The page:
I have a question about the stdlib printf functions. If I use not "valid" floating point numbers, which is the case when memory is not initialized, then my snprintf function "hangs" (is looping internally). I have increased the heap to 500 and stack to 200. I am using CCS 5.1.1.00028 and MSP430. I tried compiler toos 4.0.0, 4.0.2, and 4.1.0 but nothing worked.
Do I have to provide some error callback functions? Where can I find detailed documentation about how to implement this functions?
Is this a bug?
If this is not a bug, how can I check if it is a valid floating point value?
volatile float test;
((char*)&test) = 0x6d;
((char*)&test) = 0x6d;
((char*)&test) = 0;
((char*)&test) = 0;
snprintf(str, 30, "%f", test);
For IEEE-754 32-bit format, 0x00006d6d is 3.92546e-41f, which is a denormal (subnormal) number. The TI compiler doesn't support denormal numbers, and that in part manifests as library functions which can't handle them as input, and which do bad things like loop forever or return bogus results. You have to take care not to pass such numbers to any library function. There isn't a library function which tests whether a given bit pattern represents an IEEE-754 value that the library can handle.
In addition, it's technically undefined behavior to pass an uninitialized value to a library function, so doing so is not portable.
ok - so does that mean if I want to create a robust software, I have to validate every floating point value that is loaded from external memory or internal flash? In my case I am storing floating point values in flash memory. Anyway, how do I check this correctly?
Suppose the memory from where the application is "loading" the float values gets corrupted (power loss or something else) and these values are not validated then the application crashes. There helps no watchdog or other mechanism because every thime the application crashes... Strange behavior in my opinion. Other implementations of printf I have seen prints a "NAN" or simply "0" but such behavior I havent seen until now.
Does TI somewhere inform customers about this behavior?
Thanks for helping,
Unfortunately, there is no solution at the moment. The TI library doesn't make any sort of allowance for potentially corrupted floating-point input. The issue runs deeper than just printf; the underlying floating-point emulation functions need to be overhauled to support Inf, NaN, and denormals correctly. Certainly, we would prefer that printf at least not crash in the face of corrupted input, but fixing the floating-point emulation on a device that doesn't have floating-point hardware just doesn't get prioritized over the other work that needs to be done. I've submitted SDSCM00043971 to track this issue.
I can think of only one workaround: don't print float values that aren't known to be correct. Values can be assumed to be correct if they are generated by the program, or you could write a function to pick the bits apart and test for special values like NaN, Inf, -0, and denormal numbers. I know this is unpleasant, but that's the way it is today.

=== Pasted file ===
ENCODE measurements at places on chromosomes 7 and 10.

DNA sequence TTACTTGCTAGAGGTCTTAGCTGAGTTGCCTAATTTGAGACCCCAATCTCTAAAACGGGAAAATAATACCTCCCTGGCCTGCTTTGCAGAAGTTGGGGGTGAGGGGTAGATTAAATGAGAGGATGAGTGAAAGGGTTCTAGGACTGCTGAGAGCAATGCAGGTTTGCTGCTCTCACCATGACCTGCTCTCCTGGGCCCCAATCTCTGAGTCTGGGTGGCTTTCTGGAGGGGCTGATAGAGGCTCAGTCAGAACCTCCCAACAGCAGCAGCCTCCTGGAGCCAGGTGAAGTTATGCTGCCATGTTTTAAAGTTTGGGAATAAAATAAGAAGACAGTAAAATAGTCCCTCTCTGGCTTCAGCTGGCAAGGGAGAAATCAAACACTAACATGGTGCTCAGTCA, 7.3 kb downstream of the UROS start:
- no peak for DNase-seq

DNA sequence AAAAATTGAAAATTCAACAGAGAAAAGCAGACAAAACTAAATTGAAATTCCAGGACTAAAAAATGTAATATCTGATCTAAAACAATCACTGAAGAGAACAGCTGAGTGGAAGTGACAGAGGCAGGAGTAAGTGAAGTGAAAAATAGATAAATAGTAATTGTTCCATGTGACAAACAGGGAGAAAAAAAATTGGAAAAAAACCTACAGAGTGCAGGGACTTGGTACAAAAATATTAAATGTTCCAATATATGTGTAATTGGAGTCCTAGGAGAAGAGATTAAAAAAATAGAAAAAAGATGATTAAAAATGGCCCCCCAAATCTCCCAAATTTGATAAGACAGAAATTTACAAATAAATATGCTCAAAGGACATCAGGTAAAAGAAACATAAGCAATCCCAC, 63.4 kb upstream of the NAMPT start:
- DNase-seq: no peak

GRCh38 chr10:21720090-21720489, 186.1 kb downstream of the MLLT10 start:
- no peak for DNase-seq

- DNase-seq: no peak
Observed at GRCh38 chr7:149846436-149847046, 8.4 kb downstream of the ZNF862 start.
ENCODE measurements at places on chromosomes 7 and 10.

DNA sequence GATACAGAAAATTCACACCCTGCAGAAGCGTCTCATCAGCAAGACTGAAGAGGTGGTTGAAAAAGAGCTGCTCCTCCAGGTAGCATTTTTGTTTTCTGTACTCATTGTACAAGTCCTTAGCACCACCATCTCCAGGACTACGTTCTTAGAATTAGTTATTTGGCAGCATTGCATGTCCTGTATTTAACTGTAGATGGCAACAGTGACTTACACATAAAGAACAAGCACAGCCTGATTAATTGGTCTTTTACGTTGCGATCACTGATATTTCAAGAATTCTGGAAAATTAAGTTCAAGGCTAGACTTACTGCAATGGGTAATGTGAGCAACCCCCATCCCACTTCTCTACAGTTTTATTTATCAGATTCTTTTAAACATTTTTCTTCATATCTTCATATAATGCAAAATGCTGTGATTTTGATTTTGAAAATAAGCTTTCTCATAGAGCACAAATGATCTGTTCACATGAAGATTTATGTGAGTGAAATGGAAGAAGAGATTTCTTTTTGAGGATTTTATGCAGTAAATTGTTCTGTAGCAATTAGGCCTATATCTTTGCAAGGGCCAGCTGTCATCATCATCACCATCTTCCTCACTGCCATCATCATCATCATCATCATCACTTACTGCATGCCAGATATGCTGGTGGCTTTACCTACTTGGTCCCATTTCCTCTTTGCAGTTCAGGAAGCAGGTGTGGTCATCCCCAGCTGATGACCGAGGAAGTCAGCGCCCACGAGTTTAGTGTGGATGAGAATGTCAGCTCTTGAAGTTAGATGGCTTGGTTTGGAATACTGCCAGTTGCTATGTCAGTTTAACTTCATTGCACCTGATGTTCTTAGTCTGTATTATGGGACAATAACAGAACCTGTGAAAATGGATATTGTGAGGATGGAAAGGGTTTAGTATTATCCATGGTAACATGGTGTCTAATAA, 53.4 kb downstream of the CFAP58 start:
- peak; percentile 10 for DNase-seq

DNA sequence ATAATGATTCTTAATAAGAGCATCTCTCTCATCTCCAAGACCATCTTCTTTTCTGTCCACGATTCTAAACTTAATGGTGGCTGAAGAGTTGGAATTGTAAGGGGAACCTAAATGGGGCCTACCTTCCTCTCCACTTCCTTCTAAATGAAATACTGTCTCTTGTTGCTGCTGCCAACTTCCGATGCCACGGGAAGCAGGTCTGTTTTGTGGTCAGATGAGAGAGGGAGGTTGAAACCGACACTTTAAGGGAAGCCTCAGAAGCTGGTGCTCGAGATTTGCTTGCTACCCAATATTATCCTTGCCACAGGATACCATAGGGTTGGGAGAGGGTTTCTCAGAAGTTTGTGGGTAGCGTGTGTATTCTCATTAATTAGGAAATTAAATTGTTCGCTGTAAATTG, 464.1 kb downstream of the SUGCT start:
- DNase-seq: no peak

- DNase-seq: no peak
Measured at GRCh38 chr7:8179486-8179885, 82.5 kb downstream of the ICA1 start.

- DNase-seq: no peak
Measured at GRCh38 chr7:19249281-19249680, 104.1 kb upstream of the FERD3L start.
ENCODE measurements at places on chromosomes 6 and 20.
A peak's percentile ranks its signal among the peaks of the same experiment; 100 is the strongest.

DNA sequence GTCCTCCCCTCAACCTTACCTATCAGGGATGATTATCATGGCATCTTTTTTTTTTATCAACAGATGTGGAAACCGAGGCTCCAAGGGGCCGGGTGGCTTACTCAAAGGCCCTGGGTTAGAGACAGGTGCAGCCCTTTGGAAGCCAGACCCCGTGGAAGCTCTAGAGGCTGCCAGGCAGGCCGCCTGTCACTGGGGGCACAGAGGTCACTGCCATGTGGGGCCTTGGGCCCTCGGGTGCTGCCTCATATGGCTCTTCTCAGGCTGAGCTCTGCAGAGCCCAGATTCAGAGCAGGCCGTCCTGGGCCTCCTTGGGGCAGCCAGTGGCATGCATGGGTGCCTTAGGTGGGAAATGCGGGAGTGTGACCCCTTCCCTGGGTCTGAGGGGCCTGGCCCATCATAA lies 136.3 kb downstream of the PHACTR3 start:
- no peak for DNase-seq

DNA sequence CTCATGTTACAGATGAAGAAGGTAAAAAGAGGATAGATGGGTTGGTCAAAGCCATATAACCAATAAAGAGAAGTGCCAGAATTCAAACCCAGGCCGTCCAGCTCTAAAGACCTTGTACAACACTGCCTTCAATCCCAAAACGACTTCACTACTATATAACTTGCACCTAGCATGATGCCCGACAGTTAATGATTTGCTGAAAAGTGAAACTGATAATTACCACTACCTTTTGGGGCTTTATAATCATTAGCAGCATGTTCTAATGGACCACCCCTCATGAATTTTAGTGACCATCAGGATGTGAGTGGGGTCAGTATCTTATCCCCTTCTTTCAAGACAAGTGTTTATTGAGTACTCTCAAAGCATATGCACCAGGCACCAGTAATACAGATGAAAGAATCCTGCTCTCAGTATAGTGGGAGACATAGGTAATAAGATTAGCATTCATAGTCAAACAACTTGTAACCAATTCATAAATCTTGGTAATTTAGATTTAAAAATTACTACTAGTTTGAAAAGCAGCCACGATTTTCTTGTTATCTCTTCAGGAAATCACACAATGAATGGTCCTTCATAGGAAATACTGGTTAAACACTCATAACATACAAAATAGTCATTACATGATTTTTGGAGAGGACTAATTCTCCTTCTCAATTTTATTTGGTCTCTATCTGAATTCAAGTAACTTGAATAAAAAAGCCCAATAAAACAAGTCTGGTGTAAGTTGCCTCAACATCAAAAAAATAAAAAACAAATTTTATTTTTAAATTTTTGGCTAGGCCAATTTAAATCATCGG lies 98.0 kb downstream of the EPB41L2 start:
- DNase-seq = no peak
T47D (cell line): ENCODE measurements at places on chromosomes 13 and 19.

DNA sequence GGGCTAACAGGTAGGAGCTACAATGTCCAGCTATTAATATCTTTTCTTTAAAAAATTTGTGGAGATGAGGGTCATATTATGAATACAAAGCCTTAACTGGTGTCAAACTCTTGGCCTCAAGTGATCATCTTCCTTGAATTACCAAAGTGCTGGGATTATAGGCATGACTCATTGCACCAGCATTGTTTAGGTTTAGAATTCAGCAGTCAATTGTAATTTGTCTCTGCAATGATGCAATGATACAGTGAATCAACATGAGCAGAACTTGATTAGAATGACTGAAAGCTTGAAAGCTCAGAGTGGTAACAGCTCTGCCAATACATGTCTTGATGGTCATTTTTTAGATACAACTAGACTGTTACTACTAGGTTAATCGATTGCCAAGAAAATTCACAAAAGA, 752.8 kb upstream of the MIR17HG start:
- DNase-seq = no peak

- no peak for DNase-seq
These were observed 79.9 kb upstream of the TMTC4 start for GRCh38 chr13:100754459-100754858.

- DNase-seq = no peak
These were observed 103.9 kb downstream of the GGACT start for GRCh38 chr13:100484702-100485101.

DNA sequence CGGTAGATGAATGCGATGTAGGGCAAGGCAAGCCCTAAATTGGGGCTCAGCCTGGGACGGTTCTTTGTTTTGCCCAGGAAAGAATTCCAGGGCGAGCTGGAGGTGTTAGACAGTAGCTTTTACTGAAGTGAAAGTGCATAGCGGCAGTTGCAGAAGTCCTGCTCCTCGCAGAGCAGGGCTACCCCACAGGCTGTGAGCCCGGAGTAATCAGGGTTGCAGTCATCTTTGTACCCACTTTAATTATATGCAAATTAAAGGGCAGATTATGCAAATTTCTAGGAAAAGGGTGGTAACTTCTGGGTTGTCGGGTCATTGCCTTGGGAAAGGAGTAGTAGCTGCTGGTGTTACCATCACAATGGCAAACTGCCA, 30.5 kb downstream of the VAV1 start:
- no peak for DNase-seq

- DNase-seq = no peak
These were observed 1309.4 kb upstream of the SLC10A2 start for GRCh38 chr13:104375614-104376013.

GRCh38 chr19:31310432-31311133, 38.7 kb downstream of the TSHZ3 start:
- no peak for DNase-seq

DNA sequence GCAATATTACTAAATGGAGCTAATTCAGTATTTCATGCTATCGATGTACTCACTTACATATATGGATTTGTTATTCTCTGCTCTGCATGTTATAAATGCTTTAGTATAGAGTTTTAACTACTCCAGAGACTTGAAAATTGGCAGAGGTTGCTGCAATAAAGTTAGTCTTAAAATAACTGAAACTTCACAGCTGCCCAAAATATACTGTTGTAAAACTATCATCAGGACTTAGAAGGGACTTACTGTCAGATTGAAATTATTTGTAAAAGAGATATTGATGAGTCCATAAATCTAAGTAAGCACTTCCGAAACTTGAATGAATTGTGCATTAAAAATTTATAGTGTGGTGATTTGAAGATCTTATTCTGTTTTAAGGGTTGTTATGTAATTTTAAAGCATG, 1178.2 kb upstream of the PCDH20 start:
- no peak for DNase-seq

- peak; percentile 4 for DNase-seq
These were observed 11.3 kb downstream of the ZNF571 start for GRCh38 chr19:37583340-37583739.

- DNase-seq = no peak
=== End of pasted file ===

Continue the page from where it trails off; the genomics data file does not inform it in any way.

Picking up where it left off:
No, there is no documentation on the flaws of floating-point in TI compilers that I'm aware of.
first thank you for your help. I am developing now embedded software for now about 12 years, worked with a lot of compilers until now. For me this is clearly a bug and maybe a big security risk for some applications, too. I will try to find an secure workaround.
> Certainly, we would prefer that printf at least not crash in the face of corrupted input, but fixing the floating-point emulation on a device that doesn't have floating-point hardware just doesn't get prioritized over the other work that needs to be done.
Hm - I thought that CCS is TI´s pfefered compiler for MSP430? No MSP430 device has an fpu as far as I know. Does TI really think that no one uses floating point operations in your devices without fpu? I hope not ;)
Sorry Archaeologist for this discussion - I just want to make clear that TI has to solve this issue and not only years later. Perhaps TI sees this with other eyes but I would not buy security devices if would know the controller has such "feature" ;)
TI should mention this somewhere that there exists this known problem.
Again thanks for helping,
ArchaeologistNo, there is no documentation on the flaws of floating-point in TI compilers that I'm aware of.
Results of single precision attached.
very interesting, thanks.
Chester Gillon Note the overall rating for this test program of "Unacceptable".
It turns out that there is a bug in esparanoia.c when NOSETJMP was defined which overwrote some variables. With NOSETJMP removed from the project, the overall rating for single and double precision was "Good". The updated results are attached.
I will contact the auther of Embedded System Paranoia.
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